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"Mexican honey" refers to any type of honey produced in Mexico. The use of honey in Mexico dates back to the time of the Mayans, and honey remains popular in the country through the present day. There are several types of honey produced in Mexico, and each has its own particular taste and color, but the most common types include avocado honey and orange blossom honey. Regardless of the specific type, Mexican honey is a versatile treat that can be used in a variety of both sweet and savory recipes.
Ancient Mayan beekeepers of the Yucatan peninsula first harvested honey from the stingless melliponine bee, Apidae melliponinae. They believed that all 500 species of this stingless bee provided them with a link to the spirit world, making the tasks of beekeeping and collecting honey especially important. The honey was collected from hives built in logs and trees, and the Mayans then used this honey as an antibiotic and a sweetener. Fermented honey could be used to make balché, an alcoholic drink similar to mead.
Modern day Mexican honey does not typically come from the stingless melliponine bee, as a large portion of the stingless population died with the introduction of killer Africanized bees. These killer bees, a hybrid of European and African bees, spread to Mexico after they were introduced to Brazil. Africanized bees are much more aggressive than stingless bees, but they also produce honey at a faster pace. Much of the honey produced in Mexico now comes from Africanized bees.
Bees make Mexican honey from a variety of blossoms, and as a result, the honey does not have one specific color or taste. Depending on the nectar used to make the honey, the color can range from clear to dark, and the amount of sweetness varies. Avocado honey, collected from avocado blossoms, has a dark color and a deep, buttery taste. Orange blossom honey can come from a combination of different citrus blossoms, but it almost always has a light color and mild taste with citrus overtones.
Other types of Mexican honey vary in popularity based on the availability of nectar. Mesquite blossom honey comes from the blossom of the Mesquite tree and has an off-white color, soft texture, and light taste. Mount Mixteca honey is created from nectar produced by a number of different mountainside plants, producing a mild taste with hints of thyme, sage, and lavender. Autumn flower honey, made from the pollen of multiple autumn flowers, has a thick texture and a floral taste. Golden reserve, which is gathered from the harvested supply of autumn flower honey, has an airy, buttery texture.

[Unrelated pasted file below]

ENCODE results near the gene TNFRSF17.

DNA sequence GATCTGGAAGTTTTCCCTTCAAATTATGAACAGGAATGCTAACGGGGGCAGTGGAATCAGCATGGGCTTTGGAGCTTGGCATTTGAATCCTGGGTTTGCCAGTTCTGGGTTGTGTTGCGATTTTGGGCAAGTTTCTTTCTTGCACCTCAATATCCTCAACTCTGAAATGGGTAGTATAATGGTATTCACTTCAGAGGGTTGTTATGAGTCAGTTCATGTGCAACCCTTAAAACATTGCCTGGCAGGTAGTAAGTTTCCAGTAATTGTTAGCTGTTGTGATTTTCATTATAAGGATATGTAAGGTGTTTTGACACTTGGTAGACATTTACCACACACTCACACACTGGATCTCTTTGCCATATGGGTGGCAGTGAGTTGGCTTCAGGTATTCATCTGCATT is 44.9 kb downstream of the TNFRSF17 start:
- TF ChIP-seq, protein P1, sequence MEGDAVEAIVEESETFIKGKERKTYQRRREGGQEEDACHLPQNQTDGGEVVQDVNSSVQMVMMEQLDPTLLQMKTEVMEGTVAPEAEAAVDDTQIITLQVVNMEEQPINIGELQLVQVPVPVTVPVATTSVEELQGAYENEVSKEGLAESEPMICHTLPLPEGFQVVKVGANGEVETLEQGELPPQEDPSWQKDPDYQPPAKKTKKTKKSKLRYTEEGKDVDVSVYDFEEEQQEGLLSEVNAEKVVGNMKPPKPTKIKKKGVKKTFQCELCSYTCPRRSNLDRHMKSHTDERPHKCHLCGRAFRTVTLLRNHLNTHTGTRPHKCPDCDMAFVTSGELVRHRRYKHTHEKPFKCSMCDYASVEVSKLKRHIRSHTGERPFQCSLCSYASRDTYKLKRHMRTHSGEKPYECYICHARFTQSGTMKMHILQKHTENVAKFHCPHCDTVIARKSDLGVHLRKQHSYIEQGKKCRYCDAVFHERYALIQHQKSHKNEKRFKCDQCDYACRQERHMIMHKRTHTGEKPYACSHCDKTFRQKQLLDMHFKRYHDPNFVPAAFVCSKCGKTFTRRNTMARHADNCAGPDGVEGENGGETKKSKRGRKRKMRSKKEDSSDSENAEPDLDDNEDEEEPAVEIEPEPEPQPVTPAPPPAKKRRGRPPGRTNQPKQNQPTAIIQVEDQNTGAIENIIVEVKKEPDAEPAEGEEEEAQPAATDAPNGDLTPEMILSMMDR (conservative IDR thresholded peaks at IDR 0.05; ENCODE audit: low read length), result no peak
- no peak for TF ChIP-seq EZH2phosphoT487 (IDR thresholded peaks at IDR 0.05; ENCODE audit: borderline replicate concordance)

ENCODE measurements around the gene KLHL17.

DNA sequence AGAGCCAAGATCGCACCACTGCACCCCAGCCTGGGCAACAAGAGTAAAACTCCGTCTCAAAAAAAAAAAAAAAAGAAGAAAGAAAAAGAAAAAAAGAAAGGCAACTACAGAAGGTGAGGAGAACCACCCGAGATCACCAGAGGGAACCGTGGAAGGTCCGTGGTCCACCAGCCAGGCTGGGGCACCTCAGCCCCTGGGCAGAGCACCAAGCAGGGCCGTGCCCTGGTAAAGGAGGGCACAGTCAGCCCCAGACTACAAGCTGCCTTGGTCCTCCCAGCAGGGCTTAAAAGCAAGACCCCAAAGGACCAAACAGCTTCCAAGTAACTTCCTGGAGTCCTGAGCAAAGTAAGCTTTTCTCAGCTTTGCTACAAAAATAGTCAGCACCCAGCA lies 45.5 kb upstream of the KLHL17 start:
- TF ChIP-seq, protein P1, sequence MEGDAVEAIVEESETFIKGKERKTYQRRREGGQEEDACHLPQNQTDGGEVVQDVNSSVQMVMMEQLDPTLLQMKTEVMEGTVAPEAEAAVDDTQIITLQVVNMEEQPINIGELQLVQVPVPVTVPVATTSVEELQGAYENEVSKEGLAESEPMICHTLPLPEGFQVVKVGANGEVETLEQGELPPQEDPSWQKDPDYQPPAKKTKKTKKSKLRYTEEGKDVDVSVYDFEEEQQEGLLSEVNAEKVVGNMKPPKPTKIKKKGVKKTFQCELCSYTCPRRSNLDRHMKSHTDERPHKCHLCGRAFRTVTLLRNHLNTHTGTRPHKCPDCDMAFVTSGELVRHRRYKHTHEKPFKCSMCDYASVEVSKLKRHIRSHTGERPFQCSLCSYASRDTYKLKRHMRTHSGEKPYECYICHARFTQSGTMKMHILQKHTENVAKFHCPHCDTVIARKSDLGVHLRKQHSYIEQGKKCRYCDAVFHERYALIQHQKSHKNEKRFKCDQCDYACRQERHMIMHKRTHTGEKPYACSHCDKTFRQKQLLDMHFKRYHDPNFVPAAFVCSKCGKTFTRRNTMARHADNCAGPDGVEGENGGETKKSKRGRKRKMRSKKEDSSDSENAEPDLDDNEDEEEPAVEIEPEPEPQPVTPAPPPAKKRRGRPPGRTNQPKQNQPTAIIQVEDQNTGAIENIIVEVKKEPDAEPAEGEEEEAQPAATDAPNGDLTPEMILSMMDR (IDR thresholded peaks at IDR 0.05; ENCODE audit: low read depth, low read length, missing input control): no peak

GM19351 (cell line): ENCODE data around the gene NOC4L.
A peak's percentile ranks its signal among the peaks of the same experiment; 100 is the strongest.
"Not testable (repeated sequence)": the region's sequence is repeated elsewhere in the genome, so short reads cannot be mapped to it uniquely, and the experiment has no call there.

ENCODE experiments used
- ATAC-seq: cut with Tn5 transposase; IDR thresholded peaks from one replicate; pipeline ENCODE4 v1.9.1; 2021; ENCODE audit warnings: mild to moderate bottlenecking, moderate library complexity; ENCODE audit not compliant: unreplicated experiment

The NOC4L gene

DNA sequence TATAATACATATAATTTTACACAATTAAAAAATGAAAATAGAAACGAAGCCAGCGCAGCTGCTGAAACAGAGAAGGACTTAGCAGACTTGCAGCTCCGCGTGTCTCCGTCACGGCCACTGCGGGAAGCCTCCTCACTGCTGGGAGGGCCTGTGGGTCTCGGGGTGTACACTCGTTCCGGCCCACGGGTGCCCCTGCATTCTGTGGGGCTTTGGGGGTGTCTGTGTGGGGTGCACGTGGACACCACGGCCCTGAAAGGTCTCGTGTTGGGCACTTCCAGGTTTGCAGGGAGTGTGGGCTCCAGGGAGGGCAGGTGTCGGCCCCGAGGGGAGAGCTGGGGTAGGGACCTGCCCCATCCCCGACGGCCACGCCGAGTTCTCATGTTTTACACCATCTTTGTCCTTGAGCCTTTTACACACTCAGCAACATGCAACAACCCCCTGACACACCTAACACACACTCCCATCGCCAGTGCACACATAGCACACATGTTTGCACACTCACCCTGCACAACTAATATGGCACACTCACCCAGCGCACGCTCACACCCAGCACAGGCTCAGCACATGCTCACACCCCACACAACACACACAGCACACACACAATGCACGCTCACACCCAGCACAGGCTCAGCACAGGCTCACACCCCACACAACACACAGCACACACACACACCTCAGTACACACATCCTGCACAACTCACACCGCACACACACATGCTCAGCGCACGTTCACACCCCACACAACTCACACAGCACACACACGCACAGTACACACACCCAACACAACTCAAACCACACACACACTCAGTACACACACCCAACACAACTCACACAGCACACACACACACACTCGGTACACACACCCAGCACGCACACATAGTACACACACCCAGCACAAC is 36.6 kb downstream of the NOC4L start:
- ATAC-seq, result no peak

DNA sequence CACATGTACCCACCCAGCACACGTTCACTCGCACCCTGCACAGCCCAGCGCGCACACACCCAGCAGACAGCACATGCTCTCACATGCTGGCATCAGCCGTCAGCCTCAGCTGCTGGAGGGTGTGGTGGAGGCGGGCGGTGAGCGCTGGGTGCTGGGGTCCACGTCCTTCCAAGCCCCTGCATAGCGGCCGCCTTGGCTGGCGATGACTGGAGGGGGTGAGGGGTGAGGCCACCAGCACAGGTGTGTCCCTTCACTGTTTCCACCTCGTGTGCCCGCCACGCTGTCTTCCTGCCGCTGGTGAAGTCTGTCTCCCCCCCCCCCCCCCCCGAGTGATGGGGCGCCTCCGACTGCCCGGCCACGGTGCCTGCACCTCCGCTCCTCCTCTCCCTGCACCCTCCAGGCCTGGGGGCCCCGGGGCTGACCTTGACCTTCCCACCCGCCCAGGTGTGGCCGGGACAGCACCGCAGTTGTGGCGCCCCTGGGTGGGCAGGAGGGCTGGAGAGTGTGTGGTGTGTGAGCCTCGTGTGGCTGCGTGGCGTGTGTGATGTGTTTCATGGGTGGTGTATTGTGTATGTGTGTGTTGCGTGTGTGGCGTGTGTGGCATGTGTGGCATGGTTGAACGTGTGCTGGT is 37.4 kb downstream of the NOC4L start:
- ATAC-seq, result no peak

Most types of Mexican honey can be purchased in several forms. Jars of honey are the most commonly purchased and exported honey product. Stands selling honey in Mexican cities are also likely to sell candy made with honey and nuts flavored with it. Honey straws are another popular product. These sticks are made of solid honey blended with fruit, chili, or other flavors, and can be enjoyed on their own or added to hot drinks.
Mexican honey also makes a healthy, tasty sweetener for many different recipes. Honey mixed with fruit and yogurt can be frozen and turned into a healthy alternative to ice cream. Sopaipillas, which are puffy, fried pastries found in traditional Mexican cuisine, are frequently topped with honey. Mexican honey also adds a touch of sweetness and authenticity to savory marinades based on Mexican flavors. These marinades typically work well with chicken and pork dishes.
@Markerrag -- the primary difference is in the blossoms used by the bees that made the honey. Some of those flowers, such as orange blossoms, are the same in Mexico and the United States and the honey produced from them will be very similar in taste.
Some plants, however, are found in Mexico but not the United States. Those unique plants will give Mexican honey a flavor that cannot be produced by American bees.
Speaking of which, I saw a jar of American honey at the grocery store last week bearing a label proudly proclaiming the honey was made by American bees. I'm all for supporting American labor, but supporting American bees? Seems like an odd marketing scheme.
How is Mexican honey different from plain, old American honey? Wouldn't they be pretty much the same thing? Sure, varieties of bees might be different, but honey produced by all bees has a lot in common.